No doubt, EMV chip and pin could have a big impact on point-of-sale face-to-face fraud, but it will push fraud to other means, and once the big honeypot of US consumers is on EMV, I’d expect that Europe will see an uptick in cross-border fraud.  The numbers as best as I can tell for the fraction of transaction fraud in US is 0.0005,  and for Europe it is roughly 0.0004, with many countries well below that and several well above it.

With fraud incidence per card roughly equal in US and Europe and the cost of fraud only a tiny fraction of the transaction value — much less even than card fees — it’s easy to see why EMV has not yet made the leap across the Atlantic.  EMV will be helpful, yes – particularly for merchants doing face to face transactions – but looking at the data, the best way to avoid credit card fraud is to follow the German example and just avoid using credit cards.

7 Comments »

Category: Cybersecurity fraud Standards     Tags: , , ,

7 responses so far ↓

  • 1 The Myth of EMV | All that All   March 25, 2014 at 7:05 pm

    [...] By French Caldwell [...]

  • 2 The Myth of EMV : 6config: Le blog   March 25, 2014 at 7:38 pm

    [...] By French Caldwell [...]

  • 3 The Myth of EMV | Euler Global Consulting   March 25, 2014 at 7:55 pm

    [...] By French Caldwell [...]

  • 4 USA EMV cards available today (Chip & PIN -or- Chip & Signature). - Page 248 - FlyerTalk Forums   March 26, 2014 at 12:04 pm

    [...] brilliant solution by French Caldwell of Gartner The Myth of EMV summary: blah-blah-blah this, blah-blah-blah that, therefore "the best way to avoid credit [...]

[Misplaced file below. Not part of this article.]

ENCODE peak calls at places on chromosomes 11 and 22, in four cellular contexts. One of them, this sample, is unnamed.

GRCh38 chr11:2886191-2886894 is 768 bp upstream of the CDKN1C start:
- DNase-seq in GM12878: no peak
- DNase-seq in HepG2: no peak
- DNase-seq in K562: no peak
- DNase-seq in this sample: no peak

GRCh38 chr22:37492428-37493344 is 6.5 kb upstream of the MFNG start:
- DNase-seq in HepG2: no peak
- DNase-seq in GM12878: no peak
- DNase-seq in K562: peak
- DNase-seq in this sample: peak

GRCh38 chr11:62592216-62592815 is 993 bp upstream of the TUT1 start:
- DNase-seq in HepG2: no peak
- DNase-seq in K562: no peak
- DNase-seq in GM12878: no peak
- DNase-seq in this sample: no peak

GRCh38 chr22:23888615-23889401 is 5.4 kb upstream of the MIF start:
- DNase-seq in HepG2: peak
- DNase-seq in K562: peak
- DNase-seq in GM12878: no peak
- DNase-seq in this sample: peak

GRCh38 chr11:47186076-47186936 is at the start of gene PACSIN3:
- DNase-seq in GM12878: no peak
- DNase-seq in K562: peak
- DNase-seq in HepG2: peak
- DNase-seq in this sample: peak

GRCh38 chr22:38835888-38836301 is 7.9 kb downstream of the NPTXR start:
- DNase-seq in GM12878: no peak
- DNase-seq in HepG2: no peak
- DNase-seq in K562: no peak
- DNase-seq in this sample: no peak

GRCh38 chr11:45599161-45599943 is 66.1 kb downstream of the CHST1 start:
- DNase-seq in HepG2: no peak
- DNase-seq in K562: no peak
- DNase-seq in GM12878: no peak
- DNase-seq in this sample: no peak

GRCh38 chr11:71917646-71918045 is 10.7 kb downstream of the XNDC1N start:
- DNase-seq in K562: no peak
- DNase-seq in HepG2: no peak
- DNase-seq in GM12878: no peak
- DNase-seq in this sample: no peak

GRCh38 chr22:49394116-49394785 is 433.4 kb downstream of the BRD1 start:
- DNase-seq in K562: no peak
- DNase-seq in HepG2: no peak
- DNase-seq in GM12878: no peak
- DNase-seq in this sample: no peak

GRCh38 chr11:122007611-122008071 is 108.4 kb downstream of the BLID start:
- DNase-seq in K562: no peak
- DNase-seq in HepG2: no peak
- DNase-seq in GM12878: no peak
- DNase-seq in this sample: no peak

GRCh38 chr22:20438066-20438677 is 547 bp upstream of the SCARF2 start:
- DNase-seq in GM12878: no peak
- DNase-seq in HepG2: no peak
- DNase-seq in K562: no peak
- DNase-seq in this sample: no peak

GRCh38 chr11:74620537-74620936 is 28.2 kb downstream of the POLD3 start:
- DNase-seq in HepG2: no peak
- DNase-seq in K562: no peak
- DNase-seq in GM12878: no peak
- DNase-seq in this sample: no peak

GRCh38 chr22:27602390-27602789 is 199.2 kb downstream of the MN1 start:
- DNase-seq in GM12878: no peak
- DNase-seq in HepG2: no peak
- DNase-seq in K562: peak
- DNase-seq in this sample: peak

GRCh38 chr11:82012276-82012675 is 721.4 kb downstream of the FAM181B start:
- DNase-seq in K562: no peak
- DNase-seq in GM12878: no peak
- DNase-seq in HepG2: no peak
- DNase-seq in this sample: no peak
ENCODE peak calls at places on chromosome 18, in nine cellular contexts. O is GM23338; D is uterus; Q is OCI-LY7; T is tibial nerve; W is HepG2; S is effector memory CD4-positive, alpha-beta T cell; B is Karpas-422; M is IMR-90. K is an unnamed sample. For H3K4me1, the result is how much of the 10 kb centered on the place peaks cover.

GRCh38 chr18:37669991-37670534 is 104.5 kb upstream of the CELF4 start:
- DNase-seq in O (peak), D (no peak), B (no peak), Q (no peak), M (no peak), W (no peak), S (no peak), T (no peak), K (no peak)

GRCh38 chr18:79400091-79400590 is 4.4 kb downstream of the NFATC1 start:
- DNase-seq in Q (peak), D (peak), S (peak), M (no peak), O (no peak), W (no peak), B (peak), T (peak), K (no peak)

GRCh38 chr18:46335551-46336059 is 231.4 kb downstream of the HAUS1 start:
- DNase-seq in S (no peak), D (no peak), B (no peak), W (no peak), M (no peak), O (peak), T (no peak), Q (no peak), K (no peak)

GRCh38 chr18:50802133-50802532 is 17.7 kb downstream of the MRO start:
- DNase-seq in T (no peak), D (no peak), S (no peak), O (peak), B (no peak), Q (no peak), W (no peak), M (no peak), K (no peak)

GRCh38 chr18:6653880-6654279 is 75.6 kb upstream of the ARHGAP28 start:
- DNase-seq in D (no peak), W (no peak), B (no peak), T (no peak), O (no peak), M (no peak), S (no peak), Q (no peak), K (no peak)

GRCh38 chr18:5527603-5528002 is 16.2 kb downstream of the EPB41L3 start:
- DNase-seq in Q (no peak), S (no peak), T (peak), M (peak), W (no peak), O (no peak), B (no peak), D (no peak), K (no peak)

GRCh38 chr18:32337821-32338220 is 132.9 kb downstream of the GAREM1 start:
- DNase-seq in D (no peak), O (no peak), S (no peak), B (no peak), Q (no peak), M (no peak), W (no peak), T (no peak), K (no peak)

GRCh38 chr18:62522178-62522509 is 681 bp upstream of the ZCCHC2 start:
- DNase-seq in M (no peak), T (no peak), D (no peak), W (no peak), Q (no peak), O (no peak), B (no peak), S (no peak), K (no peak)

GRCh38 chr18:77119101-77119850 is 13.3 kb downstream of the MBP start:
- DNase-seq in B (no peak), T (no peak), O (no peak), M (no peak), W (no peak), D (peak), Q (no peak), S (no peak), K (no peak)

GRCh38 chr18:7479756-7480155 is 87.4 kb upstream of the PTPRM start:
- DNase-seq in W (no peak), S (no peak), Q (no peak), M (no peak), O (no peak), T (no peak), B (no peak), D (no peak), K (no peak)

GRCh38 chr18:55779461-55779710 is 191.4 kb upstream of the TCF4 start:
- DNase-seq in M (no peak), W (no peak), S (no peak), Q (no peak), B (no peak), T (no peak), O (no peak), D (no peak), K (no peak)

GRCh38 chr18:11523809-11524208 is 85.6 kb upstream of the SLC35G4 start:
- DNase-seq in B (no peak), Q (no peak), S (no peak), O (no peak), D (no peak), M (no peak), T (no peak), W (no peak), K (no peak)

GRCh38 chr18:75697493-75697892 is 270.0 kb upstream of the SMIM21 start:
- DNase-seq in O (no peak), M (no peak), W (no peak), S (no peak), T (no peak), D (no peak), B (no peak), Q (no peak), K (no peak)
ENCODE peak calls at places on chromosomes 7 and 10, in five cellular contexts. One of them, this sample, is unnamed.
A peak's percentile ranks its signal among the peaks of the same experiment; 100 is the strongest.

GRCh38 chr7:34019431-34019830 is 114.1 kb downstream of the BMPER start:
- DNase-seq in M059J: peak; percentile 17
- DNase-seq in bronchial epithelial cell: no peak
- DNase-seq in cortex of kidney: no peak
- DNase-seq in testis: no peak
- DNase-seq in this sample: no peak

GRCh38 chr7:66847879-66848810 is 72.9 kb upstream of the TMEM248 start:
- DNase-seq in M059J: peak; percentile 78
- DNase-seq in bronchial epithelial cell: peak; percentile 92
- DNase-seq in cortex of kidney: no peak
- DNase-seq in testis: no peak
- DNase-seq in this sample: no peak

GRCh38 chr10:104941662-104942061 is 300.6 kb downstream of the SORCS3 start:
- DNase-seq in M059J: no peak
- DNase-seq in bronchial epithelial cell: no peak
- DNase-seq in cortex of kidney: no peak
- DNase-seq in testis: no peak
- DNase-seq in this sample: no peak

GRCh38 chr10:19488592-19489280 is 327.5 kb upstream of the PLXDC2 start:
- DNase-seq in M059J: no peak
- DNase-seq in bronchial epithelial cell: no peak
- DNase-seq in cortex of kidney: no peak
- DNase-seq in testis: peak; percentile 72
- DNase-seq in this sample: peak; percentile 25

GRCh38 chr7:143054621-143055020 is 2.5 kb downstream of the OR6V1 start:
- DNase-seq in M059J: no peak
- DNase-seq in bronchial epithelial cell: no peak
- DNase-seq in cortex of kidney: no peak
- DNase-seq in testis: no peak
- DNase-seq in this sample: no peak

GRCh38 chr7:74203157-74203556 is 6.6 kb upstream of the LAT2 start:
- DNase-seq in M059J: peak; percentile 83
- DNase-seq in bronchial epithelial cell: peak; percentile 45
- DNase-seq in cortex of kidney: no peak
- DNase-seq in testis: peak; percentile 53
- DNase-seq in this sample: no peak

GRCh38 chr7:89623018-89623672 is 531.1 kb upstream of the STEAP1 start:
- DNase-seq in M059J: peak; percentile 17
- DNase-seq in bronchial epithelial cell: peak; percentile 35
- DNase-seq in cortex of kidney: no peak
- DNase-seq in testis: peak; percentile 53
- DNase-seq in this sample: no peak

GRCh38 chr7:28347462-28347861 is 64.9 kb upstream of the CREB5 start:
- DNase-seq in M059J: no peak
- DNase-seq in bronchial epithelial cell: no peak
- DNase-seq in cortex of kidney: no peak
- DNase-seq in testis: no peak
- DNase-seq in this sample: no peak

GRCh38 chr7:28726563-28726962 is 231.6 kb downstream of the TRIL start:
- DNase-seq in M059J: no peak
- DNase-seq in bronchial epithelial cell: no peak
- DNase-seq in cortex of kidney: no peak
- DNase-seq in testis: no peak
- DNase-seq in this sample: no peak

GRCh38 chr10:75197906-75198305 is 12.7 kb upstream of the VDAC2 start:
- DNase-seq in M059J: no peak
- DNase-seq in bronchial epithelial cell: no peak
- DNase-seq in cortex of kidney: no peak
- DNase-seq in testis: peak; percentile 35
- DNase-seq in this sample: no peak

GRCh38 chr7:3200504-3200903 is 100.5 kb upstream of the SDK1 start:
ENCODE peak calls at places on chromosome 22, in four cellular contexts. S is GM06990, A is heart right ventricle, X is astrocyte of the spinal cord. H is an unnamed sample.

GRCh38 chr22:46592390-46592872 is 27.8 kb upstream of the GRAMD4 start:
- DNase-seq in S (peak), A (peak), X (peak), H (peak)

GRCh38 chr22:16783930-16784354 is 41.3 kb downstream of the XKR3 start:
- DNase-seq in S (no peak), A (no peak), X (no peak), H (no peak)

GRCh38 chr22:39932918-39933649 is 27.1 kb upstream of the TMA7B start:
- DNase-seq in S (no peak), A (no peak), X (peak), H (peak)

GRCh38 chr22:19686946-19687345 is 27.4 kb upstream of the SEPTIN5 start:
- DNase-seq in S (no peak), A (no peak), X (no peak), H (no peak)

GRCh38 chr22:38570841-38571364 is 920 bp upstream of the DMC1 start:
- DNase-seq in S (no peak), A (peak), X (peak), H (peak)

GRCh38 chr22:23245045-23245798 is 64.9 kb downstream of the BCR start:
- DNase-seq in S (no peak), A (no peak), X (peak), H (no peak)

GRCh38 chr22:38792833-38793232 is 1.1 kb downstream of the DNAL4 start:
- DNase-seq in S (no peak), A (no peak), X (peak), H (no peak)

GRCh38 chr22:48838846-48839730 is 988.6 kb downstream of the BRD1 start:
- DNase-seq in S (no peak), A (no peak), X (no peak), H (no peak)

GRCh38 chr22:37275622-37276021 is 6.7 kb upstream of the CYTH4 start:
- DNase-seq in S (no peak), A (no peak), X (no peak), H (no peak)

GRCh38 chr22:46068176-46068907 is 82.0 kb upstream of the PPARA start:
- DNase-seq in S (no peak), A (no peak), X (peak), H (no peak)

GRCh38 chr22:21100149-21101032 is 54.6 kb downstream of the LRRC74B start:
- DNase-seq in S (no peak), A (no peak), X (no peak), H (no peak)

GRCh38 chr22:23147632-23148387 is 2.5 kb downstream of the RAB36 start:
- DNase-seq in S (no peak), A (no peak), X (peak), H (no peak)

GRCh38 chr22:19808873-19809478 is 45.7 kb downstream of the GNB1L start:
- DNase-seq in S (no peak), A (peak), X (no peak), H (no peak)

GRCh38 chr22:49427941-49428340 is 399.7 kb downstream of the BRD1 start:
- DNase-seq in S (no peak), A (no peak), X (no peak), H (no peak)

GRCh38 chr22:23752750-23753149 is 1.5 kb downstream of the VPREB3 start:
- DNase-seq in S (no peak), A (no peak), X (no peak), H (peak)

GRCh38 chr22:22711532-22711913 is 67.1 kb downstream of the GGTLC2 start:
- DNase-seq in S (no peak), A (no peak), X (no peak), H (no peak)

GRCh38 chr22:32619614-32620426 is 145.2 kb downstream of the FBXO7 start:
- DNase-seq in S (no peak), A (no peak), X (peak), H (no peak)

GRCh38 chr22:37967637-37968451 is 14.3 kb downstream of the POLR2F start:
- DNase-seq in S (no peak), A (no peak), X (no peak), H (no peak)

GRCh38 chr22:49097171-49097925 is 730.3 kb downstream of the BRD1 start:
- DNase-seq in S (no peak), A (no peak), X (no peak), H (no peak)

• 5 simon   March 26, 2014 at 1:04 pm

    There is one very simple reason that the EMV is useful…you never loose sight of your card. Take the example of paying in a restaurant in the US:

    Ask for the check
    Check appears
    Waiter takes check
    *waiter has moments needed to scan the card*
    Waiter returns with the check to sign
    Customer walks off

    In the UK with EMV it works like this:
    Ask for the check
    Waiter brings check
    Say you want to pay with card
    They bring the mobile card machine to you
    You insert your card, enter your pin
    You leave

    Granted they could give you a fake card reader but it’s harder to be that much more brazen about it.

  • 6 Jack Daniel   March 31, 2014 at 12:14 pm

    We’re missing an opportunity to make a group of customers happy while slipping in an *incremental* increase in security. Those of us who travel outside of the US have almost all been frustrated (or worse) by the inability to use our US retro-tech cards at automated systems throughout the rest of the world.

    Let’s look at EMV as a way to improve customer experience for the 10-15% of Americans who travel abroad, and we can take the nominal increase in security as a bonus.

  • 7 Jeff Hall   March 31, 2014 at 7:51 pm

    EMV is a pointless exercise from a fraud perspective. EMV’s focus is on card-present fraud and it does that very, very well. However, the growth industry in fraud is in card-not-present fraud, something that EMV does not address. As a result, the card brands have introduce schemes such as 3D Secure which have their own security issues that can be exploited. There needs to be a paradigm change rather than some minor incremental upgrade.